ORLANDO, Fla – About 2.7% of the U.S. population is 100 years old or older. And it’s not all in their genes! Research shows your genetic makeup only accounts for about 20% of your longevity.

So if you want to live to 100 and live well, experts say you should start preparing now!

“For many of my patients, what it comes down to is ‘How can I maintain my independence? How can I maintain my quality of life?’” said Dr. Jose Santana, an internal medicine physician.

Your top focus should be avoiding self-imposed health roadblocks. More than 80% of chronic diseases can be prevented with healthy behaviors.

“We can change a person’s quality of life, the ability to remain at home, the ability to remain independent,” Santana said.

First, stay active. People who are physically active for about seven hours a week have a 40% lower risk of dying early than those who are active for less than 30 minutes a week. Experts say to incorporate aerobic activities, strength training and balance exercises.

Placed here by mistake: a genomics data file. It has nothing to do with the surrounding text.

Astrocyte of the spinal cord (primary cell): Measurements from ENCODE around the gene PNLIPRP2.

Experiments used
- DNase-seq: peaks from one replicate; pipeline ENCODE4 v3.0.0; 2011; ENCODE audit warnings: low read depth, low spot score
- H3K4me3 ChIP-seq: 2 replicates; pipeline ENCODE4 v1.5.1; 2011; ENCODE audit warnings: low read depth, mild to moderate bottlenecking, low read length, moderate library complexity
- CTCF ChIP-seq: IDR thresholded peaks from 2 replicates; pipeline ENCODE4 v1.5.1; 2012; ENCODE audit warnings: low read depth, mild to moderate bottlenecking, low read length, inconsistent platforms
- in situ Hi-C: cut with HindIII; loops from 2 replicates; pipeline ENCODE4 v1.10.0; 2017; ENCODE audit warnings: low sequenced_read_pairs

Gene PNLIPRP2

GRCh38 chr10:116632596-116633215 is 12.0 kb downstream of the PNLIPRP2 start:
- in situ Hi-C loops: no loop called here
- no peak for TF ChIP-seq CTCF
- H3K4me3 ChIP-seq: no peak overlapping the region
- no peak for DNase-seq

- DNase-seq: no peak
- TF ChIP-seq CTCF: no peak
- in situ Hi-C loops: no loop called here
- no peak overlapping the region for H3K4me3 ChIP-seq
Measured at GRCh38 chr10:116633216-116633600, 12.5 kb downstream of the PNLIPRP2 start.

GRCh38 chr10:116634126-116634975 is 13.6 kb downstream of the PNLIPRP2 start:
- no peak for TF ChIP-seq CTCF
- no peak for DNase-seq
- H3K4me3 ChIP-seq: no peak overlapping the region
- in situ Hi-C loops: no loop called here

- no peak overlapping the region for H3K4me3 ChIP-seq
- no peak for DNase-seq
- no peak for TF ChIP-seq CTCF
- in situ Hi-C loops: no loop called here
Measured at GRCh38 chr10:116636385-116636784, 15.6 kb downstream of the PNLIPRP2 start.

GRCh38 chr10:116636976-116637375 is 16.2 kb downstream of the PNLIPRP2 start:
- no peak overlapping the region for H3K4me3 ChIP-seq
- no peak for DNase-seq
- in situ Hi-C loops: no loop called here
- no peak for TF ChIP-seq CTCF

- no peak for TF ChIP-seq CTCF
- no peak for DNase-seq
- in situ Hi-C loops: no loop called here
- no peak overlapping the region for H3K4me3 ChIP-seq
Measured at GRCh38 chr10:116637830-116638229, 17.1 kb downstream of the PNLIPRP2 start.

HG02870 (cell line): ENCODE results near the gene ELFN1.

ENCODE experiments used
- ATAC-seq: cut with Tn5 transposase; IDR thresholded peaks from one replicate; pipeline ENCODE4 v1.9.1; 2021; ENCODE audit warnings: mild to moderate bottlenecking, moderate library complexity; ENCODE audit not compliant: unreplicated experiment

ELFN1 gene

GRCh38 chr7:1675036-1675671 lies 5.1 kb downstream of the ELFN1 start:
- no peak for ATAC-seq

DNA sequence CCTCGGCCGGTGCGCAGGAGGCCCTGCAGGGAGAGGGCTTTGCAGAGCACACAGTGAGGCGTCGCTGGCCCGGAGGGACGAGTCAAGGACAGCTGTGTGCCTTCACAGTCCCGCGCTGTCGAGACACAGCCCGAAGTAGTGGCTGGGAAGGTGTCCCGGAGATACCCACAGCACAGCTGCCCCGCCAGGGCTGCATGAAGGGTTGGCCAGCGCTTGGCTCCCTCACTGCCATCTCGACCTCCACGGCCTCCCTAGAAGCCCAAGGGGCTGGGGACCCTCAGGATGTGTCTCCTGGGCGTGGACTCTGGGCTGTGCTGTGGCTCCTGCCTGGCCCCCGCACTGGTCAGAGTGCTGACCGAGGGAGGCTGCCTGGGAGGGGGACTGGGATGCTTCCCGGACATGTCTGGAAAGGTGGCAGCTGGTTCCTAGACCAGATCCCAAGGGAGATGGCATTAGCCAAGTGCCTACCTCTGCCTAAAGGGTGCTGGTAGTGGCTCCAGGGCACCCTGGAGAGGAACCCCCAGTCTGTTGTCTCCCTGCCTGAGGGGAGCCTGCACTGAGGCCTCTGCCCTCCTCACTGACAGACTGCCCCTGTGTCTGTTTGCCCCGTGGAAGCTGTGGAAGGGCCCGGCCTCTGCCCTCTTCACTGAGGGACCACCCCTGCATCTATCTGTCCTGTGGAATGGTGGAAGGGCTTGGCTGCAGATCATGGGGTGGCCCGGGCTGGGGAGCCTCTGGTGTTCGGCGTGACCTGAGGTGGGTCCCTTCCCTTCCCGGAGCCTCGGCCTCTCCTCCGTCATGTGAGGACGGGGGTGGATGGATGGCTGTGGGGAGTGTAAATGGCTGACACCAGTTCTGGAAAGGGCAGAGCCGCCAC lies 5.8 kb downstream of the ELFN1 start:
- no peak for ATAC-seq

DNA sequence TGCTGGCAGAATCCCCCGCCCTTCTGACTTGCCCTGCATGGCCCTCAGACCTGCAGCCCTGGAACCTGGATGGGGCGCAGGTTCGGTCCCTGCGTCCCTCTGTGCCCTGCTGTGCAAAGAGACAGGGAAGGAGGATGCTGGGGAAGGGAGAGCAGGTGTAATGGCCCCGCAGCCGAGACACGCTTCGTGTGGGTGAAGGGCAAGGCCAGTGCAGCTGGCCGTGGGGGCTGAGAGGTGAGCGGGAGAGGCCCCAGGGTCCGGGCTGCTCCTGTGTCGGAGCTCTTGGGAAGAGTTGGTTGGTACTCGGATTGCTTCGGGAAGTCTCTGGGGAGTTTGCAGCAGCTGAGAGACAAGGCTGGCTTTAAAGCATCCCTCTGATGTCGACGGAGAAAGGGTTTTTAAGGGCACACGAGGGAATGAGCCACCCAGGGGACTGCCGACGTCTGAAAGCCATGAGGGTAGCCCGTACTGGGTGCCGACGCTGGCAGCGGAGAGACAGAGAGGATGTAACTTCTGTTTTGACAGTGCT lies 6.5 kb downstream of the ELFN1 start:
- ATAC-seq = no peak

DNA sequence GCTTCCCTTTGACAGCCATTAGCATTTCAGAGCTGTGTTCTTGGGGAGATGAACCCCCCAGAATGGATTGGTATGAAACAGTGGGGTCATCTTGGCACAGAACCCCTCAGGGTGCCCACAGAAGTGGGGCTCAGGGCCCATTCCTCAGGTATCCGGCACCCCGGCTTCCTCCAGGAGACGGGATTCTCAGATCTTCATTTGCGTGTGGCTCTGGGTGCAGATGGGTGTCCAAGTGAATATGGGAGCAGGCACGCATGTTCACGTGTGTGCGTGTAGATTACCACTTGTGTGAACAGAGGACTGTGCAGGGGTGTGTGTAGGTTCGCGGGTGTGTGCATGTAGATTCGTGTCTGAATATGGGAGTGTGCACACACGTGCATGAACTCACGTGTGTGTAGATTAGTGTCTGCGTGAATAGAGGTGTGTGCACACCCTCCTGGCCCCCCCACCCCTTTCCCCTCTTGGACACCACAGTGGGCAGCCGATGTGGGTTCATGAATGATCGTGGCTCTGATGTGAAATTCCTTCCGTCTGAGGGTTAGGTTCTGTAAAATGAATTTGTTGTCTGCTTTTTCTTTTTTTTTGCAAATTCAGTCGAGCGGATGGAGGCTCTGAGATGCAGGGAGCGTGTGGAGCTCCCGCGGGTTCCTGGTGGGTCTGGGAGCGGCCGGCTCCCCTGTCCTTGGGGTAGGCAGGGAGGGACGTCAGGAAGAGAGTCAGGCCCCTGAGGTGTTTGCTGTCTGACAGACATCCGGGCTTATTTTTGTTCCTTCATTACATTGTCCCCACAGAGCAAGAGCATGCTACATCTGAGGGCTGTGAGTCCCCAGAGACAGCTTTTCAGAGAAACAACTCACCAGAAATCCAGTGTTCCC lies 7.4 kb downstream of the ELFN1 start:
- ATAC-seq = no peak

“An elderly person who participates in balance activities, such as Tai Chi, is less likely to have falls,” said Santana.

Also, eat a healthy diet and don’t overeat. Research on centenarians has found they traditionally eat a diet low in calories and high in veggies. They also stop eating when they’re 80% full.

Next, stay socially engaged. One study found people with lots of social connections had a 50% greater likelihood of living longer than people with few or no social connections.

And get enough sleep. Research shows sleeping less than seven hours a night on a regular basis is linked to diabetes, heart disease, high blood pressure, stroke, depression, and an increased risk of death.

Another study that examined the personality traits of Ashkenazi Jewish people between the ages of 95 and 107 found most of them tended to have a positive attitude and a sense of humor, which suggests these traits play a role when it comes to longevity.

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